Syphilis Outbreak – originally posted in April of 2008

Officials at the Centers for Disease Control and Prevention (CDC) recently reported that syphilis rates continued to rise in 2007. The disturbing fact is that the surge is being driven by cases among men who have sex with men (MSM), who accounted for 64 percent of the known syphilis infections last year.  That’s up from five percent in 1999. It is important to note that Symptoms of syphilis can go unnoticed or misdiagnosed. The CDC’s website notes: “Many people infected with syphilis do not have any symptoms for years, yet remain at risk for late complications if they are not treated. […] Thus, transmission may occur from persons who are unaware of their infection.” 

 What is the danger?

Syphilis is especially worrisome because, if it goes untreated, it can lead to serious health conditions later on in life.  It can also complicate other infections such as HIV.  It is also important to note that Syphilis can be transmitted through a variety of sexual acts, not just intercourse.  So a condom won’t necessarily protect you. 

Signs of Syphilis

Syphilis usually begins with the appearance of a single sore (called a chancre), but there may be multiple sores. The time between infection with syphilis and the start of the first symptom can range from 10 to 90 days. The chancre is usually firm, round, small, and painless. The chancre lasts 3 to 6 weeks, and it heals on its own. Note, however, that the infection doesn’t’ go away without proper treatment.

As the disease progresses, it may include fever, swollen lymph glands, rash, sore throat, patchy hair loss, headaches, weight loss, muscle aches, and fatigue. The signs of this “secondary stage” of syphilis will resolve with or without treatment, but, again, it doesn’t go away.

In its later stages, many years after the initial infection, the disease can cause damage to internal organs, the brain, nerves, eyes, heart, blood vessels, liver, bones, and joints. Signs and symptoms of the “late stage” include difficulty coordinating muscle movements, paralysis, numbness, gradual blindness, and dementia. This damage may be serious enough to cause death.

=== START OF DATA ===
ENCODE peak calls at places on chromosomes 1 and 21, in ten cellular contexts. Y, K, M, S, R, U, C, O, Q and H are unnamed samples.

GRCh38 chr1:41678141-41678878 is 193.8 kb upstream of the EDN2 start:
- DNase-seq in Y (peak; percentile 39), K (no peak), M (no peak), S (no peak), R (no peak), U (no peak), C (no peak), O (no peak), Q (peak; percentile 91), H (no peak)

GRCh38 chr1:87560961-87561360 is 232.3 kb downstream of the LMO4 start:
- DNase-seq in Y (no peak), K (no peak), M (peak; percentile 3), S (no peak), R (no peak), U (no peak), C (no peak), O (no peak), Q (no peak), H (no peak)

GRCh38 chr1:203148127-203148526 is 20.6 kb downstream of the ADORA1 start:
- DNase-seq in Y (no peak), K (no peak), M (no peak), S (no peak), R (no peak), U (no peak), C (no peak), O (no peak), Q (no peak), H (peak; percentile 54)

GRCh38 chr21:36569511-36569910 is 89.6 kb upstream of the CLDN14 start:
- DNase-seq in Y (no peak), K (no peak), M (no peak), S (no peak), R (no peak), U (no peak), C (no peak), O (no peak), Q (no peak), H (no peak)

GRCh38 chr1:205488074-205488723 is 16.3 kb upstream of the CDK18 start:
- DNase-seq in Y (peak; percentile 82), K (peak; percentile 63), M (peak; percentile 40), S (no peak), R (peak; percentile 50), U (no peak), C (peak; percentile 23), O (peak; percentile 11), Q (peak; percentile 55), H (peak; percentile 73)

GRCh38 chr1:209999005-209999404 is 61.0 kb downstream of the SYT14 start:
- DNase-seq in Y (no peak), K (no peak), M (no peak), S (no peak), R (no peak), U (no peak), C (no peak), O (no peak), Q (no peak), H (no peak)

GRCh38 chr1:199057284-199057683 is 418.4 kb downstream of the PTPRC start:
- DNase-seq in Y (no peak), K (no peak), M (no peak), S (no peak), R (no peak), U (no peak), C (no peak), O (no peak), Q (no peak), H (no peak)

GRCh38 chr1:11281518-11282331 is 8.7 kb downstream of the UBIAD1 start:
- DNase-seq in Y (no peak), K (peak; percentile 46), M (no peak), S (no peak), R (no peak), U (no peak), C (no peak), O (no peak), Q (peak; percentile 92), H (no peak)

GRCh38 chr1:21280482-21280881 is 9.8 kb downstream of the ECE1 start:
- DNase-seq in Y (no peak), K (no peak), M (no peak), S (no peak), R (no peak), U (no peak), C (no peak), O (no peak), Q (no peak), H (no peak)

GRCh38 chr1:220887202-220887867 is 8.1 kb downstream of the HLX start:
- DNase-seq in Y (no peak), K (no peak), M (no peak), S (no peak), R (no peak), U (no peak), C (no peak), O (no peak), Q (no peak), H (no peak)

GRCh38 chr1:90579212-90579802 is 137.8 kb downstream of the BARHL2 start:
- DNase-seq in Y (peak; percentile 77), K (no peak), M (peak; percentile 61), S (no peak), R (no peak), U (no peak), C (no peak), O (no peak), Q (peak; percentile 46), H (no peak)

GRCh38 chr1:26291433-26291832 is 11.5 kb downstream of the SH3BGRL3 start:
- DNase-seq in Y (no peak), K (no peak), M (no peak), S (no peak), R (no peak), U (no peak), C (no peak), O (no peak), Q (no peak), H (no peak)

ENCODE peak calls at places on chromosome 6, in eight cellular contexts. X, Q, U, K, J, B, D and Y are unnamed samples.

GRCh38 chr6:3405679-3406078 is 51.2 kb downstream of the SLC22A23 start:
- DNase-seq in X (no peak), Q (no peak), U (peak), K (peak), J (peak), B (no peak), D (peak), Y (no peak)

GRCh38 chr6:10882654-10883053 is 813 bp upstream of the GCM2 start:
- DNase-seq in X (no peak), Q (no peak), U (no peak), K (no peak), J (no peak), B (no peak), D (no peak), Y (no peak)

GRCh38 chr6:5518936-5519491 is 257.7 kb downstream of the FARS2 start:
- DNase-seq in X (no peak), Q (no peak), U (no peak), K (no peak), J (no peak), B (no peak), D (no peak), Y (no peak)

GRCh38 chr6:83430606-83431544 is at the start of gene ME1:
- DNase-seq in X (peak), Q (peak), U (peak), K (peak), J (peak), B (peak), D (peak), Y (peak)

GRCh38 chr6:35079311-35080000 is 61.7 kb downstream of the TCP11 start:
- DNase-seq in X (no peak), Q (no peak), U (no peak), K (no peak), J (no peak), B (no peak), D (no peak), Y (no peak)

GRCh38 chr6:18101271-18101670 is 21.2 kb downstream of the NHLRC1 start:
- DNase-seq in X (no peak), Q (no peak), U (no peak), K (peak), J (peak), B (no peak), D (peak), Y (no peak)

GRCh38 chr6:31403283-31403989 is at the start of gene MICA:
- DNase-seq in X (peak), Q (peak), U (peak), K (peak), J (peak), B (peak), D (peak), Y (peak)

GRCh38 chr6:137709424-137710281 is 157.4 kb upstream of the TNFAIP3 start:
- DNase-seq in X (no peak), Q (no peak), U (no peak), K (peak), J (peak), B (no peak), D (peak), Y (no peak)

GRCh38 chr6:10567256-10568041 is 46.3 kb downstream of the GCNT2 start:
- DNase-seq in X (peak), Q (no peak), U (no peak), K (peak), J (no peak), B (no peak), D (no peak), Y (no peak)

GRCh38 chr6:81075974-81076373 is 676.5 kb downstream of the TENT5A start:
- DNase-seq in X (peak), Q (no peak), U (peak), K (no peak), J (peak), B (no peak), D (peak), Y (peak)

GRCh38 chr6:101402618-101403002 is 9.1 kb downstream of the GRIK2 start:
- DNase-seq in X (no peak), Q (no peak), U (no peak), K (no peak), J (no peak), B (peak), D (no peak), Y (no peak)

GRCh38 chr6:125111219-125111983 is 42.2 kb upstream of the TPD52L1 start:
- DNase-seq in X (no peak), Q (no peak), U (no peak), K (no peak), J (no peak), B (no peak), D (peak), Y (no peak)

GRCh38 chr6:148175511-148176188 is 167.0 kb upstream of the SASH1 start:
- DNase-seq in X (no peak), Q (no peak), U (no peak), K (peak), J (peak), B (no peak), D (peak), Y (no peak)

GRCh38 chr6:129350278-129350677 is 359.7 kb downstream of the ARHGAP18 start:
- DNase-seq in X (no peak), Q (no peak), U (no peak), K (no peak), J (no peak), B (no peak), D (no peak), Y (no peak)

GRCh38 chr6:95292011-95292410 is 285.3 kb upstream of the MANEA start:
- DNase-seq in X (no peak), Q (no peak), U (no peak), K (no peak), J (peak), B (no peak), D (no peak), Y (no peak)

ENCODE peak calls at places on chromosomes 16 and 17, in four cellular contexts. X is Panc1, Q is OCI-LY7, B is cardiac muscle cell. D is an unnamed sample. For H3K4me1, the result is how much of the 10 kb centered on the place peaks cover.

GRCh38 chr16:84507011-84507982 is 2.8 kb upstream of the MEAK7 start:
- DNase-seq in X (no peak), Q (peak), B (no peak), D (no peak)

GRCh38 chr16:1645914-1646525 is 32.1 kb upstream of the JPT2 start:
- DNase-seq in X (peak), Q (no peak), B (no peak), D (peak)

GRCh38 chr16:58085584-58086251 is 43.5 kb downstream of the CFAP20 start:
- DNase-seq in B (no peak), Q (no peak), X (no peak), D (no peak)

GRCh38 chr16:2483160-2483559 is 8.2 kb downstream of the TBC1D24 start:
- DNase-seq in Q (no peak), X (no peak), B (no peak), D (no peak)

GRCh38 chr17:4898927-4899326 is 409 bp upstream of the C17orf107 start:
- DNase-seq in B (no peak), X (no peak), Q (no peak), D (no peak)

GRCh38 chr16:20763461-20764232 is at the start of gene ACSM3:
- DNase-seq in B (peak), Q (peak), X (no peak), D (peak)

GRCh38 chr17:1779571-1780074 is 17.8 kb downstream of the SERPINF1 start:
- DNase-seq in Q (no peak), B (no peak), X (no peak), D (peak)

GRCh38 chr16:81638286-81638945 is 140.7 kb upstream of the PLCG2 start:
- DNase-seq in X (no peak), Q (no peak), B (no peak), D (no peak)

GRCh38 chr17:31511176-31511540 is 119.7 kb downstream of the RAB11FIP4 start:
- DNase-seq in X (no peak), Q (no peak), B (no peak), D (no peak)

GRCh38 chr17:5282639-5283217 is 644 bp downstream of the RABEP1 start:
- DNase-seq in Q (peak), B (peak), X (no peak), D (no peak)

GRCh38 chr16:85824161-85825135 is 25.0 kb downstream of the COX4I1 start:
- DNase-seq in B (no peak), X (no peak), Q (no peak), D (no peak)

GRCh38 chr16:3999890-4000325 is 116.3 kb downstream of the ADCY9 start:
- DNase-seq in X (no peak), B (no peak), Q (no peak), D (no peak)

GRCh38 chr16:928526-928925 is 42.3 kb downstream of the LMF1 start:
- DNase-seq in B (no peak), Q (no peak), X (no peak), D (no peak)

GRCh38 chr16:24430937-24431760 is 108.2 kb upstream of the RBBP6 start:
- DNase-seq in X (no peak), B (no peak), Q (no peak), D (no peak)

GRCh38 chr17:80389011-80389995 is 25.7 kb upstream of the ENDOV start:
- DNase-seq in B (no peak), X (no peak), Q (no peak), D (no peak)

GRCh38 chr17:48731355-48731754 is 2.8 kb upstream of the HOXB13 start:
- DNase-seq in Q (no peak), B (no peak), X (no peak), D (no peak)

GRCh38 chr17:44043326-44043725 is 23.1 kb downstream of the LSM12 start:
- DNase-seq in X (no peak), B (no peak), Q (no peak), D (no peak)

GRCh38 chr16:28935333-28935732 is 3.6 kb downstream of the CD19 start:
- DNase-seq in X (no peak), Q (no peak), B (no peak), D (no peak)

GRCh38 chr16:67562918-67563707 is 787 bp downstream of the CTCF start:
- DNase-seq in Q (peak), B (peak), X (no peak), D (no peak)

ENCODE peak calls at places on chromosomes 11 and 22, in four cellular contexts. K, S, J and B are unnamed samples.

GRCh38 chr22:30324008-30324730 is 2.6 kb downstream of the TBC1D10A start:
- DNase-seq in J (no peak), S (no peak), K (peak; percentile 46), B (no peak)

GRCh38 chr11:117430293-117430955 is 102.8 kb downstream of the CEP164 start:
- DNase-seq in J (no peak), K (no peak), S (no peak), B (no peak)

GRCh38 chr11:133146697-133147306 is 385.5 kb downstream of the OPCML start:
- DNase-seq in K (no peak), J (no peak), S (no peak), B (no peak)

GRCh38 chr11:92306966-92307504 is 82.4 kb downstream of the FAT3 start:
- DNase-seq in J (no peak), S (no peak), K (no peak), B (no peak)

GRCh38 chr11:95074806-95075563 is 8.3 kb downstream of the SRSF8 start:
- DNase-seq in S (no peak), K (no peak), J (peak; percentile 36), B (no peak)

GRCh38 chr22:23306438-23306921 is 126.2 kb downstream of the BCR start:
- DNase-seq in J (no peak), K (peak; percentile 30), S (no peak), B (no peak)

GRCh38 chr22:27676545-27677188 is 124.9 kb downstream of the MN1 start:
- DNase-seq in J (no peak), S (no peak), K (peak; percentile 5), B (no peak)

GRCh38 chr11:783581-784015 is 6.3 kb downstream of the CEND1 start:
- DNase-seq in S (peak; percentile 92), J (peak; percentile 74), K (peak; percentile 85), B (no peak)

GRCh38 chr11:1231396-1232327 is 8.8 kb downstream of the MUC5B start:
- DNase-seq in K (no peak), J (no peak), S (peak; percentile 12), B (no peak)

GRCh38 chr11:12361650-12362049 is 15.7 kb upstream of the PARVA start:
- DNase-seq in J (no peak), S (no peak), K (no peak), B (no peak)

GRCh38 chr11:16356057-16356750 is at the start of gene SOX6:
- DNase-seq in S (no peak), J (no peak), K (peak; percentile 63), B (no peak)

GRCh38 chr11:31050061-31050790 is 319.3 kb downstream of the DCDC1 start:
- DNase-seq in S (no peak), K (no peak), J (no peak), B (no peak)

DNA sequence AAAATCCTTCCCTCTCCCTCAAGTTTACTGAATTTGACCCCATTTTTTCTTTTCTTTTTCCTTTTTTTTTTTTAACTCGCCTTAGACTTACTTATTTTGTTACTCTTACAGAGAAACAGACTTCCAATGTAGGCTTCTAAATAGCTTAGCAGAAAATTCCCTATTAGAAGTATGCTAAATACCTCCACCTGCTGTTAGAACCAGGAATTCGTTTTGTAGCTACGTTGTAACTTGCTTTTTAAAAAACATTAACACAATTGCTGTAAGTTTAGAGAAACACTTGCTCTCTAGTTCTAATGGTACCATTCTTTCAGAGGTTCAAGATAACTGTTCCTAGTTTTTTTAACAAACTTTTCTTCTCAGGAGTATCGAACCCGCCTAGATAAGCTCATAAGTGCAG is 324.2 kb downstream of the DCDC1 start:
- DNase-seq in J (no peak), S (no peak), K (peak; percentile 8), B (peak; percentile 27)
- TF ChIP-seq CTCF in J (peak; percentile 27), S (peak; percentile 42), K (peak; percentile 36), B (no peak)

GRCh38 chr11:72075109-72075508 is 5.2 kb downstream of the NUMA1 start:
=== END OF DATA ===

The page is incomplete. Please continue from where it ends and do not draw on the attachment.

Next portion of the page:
What can you do?

Get tested.  All sexually active MSM should receive testing for a wide range of sexually transmitted diseases at least once a year (as recommended by the CDC).

You’re not going to hear much about this in the mainstream media and, chances are, your doctor isn’t going to recommend being tested for an STD. So it’s up to you to take matters into your own hands. Syphilis is easily cured in its early stages. A single injection of penicillin will cure a person who has had syphilis for less than a year. Additional doses are needed to treat someone who has had syphilis for longer than a year. For people who are allergic to penicillin, other antibiotics are available.    

Your doctor can perform the test for syphilis. The Allegheny County Health Department also provides free testing. You can find other local testing sites (some will maintain your anonymity) at in the drop-down resources menu, under “PA Service Providers.”    

For more information about MSM and syphilis, you can go to the CDC’s Syphilis and MSM web page

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